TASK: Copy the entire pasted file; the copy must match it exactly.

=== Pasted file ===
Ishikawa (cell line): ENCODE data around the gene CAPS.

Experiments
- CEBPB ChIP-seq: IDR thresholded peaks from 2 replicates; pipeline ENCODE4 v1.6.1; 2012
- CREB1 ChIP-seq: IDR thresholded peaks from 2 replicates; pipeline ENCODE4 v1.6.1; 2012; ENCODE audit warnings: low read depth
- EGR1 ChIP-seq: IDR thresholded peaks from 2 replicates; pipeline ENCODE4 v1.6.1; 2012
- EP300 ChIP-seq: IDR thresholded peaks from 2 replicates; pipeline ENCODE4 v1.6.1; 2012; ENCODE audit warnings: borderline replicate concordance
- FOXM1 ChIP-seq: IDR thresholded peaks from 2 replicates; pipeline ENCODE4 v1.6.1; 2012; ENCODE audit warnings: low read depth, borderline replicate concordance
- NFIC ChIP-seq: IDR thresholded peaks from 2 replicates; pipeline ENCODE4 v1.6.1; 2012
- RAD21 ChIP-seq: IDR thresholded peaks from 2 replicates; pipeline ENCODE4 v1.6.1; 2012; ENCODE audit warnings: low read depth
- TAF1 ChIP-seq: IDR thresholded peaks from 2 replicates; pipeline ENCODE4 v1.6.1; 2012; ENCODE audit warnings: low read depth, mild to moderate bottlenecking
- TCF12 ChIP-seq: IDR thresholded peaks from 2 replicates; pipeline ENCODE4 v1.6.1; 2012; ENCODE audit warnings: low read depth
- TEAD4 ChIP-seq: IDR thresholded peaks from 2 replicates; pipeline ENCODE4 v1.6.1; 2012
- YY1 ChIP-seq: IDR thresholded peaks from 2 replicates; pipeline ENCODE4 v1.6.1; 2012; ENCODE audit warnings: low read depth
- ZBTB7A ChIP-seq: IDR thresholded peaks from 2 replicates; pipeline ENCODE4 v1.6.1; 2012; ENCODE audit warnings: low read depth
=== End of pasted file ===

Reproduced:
Ishikawa (cell line): ENCODE data around the gene CAPS.

Experiments
- CEBPB ChIP-seq: IDR thresholded peaks from 2 replicates; pipeline ENCODE4 v1.6.1; 2012
- CREB1 ChIP-seq: IDR thresholded peaks from 2 replicates; pipeline ENCODE4 v1.6.1; 2012; ENCODE audit warnings: low read depth
- EGR1 ChIP-seq: IDR thresholded peaks from 2 replicates; pipeline ENCODE4 v1.6.1; 2012
- EP300 ChIP-seq: IDR thresholded peaks from 2 replicates; pipeline ENCODE4 v1.6.1; 2012; ENCODE audit warnings: borderline replicate concordance
- FOXM1 ChIP-seq: IDR thresholded peaks from 2 replicates; pipeline ENCODE4 v1.6.1; 2012; ENCODE audit warnings: low read depth, borderline replicate concordance
- NFIC ChIP-seq: IDR thresholded peaks from 2 replicates; pipeline ENCODE4 v1.6.1; 2012
- RAD21 ChIP-seq: IDR thresholded peaks from 2 replicates; pipeline ENCODE4 v1.6.1; 2012; ENCODE audit warnings: low read depth
- TAF1 ChIP-seq: IDR thresholded peaks from 2 replicates; pipeline ENCODE4 v1.6.1; 2012; ENCODE audit warnings: low read depth, mild to moderate bottlenecking
- TCF12 ChIP-seq: IDR thresholded peaks from 2 replicates; pipeline ENCODE4 v1.6.1; 2012; ENCODE audit warnings: low read depth
- TEAD4 ChIP-seq: IDR thresholded peaks from 2 replicates; pipeline ENCODE4 v1.6.1; 2012
- YY1 ChIP-seq: IDR thresholded peaks from 2 replicates; pipeline ENCODE4 v1.6.1; 2012; ENCODE audit warnings: low read depth
- ZBTB7A ChIP-seq: IDR thresholded peaks from 2 replicates; pipeline ENCODE4 v1.6.1; 2012; ENCODE audit warnings: low read depth